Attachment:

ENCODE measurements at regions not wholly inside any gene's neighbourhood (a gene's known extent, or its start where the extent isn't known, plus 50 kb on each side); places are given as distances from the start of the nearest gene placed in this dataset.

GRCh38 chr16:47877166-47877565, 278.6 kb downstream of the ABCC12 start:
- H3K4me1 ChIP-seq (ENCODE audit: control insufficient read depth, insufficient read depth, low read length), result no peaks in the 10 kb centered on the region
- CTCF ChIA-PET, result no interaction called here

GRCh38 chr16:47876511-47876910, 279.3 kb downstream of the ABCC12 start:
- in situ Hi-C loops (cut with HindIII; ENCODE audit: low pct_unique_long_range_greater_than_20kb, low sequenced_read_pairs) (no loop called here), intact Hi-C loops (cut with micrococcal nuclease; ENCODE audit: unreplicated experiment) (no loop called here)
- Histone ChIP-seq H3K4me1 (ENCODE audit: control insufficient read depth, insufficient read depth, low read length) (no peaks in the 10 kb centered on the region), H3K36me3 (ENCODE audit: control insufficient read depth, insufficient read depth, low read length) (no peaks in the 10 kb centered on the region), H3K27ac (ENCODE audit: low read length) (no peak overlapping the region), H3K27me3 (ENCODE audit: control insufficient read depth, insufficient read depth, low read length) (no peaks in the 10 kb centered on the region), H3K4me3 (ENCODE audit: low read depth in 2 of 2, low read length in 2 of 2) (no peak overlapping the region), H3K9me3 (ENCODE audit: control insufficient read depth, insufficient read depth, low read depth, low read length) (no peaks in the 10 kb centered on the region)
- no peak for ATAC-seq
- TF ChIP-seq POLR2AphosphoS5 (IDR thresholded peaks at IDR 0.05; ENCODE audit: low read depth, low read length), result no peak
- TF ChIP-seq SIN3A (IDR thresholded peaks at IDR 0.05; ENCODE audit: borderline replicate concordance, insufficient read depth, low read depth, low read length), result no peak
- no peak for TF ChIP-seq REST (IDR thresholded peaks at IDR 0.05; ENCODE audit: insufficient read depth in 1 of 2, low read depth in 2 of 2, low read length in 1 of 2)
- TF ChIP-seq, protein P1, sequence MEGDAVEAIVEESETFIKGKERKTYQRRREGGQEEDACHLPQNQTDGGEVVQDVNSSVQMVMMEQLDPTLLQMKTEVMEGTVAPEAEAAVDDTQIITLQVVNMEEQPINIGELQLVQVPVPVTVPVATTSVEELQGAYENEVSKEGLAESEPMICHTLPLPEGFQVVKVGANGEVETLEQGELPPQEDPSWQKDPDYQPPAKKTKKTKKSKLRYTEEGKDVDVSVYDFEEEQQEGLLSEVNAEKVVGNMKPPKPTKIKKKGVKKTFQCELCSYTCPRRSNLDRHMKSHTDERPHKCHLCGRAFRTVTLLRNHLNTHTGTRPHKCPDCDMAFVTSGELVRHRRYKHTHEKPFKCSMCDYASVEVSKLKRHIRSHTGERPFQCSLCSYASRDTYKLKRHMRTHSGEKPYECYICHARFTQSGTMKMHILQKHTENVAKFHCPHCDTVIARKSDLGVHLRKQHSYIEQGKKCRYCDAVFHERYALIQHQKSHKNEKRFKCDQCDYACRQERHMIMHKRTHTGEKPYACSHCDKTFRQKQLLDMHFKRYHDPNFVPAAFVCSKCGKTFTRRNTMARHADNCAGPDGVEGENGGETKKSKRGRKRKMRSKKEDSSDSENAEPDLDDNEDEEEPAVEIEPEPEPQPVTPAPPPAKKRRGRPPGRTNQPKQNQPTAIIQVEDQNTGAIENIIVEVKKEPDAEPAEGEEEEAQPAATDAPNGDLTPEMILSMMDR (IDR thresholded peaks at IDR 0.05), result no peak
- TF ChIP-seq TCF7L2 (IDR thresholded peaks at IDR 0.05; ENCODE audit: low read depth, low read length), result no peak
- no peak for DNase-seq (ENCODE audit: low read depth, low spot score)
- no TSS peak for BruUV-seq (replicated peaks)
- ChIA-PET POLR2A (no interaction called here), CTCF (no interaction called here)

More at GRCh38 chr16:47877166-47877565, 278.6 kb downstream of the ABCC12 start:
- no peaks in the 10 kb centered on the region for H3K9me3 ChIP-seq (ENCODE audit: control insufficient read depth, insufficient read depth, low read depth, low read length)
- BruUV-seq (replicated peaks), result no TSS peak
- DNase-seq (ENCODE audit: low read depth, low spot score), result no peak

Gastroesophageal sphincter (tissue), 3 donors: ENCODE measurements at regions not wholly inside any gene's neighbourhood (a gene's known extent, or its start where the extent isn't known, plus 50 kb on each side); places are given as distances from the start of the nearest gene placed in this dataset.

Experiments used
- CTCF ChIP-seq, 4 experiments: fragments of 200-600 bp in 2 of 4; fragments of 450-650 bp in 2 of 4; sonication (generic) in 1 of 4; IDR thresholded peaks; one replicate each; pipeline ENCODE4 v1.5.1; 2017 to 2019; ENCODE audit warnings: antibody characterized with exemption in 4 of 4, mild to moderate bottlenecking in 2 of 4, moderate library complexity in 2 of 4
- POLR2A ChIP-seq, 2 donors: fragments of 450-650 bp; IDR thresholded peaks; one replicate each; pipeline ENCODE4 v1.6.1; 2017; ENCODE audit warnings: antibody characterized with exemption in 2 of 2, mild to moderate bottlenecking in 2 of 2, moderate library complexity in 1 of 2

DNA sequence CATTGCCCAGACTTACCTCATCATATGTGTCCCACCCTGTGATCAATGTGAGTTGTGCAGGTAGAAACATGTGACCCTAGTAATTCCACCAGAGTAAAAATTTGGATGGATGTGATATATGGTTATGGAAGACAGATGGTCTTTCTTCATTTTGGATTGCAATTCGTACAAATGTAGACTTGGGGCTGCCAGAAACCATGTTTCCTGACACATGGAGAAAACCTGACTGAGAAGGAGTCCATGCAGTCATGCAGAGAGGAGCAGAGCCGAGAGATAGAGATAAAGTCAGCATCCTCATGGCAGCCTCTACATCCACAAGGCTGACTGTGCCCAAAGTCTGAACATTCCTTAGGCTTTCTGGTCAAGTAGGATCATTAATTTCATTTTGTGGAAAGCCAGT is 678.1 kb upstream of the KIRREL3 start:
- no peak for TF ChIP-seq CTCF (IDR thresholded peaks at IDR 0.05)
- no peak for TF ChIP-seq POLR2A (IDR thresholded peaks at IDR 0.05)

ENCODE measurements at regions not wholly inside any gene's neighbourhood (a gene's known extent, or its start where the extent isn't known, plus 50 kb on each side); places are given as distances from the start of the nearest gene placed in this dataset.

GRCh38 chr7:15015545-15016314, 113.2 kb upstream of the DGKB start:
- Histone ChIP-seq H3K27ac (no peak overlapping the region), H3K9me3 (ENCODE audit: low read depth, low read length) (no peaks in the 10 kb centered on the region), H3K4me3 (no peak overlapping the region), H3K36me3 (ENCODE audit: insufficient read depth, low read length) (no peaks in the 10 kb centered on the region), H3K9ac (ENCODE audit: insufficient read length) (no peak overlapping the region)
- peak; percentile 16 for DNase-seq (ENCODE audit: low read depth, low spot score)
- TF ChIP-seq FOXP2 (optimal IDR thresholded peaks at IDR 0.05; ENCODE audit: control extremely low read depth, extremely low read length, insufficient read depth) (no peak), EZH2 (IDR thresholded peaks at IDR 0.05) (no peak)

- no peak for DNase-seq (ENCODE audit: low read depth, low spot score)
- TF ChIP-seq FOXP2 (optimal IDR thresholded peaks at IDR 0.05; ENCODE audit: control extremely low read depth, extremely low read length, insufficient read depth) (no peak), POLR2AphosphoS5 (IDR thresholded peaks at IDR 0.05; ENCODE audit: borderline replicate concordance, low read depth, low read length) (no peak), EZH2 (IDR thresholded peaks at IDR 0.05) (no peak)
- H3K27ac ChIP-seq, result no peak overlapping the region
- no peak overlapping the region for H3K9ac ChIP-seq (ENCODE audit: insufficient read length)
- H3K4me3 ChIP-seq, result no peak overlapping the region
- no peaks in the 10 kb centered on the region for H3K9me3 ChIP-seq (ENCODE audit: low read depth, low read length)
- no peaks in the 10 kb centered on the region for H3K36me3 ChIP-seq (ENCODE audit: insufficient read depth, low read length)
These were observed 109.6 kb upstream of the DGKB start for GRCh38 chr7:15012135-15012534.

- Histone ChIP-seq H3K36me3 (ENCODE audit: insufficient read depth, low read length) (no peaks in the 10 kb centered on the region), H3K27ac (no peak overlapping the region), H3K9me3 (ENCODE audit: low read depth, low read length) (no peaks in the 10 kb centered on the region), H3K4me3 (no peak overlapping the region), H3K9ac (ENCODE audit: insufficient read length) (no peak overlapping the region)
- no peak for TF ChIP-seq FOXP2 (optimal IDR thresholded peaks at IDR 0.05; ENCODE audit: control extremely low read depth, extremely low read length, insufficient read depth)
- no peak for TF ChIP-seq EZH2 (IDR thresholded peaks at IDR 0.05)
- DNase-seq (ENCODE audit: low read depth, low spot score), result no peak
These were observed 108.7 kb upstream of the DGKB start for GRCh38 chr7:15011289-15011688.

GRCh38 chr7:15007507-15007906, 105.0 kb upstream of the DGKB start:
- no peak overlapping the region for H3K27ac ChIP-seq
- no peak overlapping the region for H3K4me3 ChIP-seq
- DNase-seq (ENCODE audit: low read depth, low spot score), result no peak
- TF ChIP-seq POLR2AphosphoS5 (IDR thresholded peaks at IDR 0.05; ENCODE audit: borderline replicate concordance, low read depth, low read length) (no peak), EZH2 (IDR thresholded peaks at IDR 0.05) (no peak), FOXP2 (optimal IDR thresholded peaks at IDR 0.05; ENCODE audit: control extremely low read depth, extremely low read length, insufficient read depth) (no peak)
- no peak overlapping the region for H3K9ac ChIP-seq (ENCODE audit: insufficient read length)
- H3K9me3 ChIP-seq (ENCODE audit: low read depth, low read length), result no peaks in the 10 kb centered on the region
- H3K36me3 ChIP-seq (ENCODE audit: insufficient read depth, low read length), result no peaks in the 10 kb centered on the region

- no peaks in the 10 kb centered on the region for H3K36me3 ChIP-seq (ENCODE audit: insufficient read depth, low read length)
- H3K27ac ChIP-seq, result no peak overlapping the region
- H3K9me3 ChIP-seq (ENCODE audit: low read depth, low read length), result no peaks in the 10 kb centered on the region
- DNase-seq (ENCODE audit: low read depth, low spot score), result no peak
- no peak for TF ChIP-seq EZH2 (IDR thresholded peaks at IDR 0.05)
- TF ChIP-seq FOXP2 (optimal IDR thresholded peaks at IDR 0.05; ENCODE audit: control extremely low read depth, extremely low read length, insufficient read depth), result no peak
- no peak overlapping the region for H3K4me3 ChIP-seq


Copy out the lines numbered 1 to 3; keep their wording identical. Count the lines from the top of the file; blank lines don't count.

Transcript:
ENCODE measurements at regions not wholly inside any gene's neighbourhood (a gene's known extent, or its start where the extent isn't known, plus 50 kb on each side); places are given as distances from the start of the nearest gene placed in this dataset.

GRCh38 chr16:47877166-47877565, 278.6 kb downstream of the ABCC12 start:
- H3K4me1 ChIP-seq (ENCODE audit: control insufficient read depth, insufficient read depth, low read length), result no peaks in the 10 kb centered on the region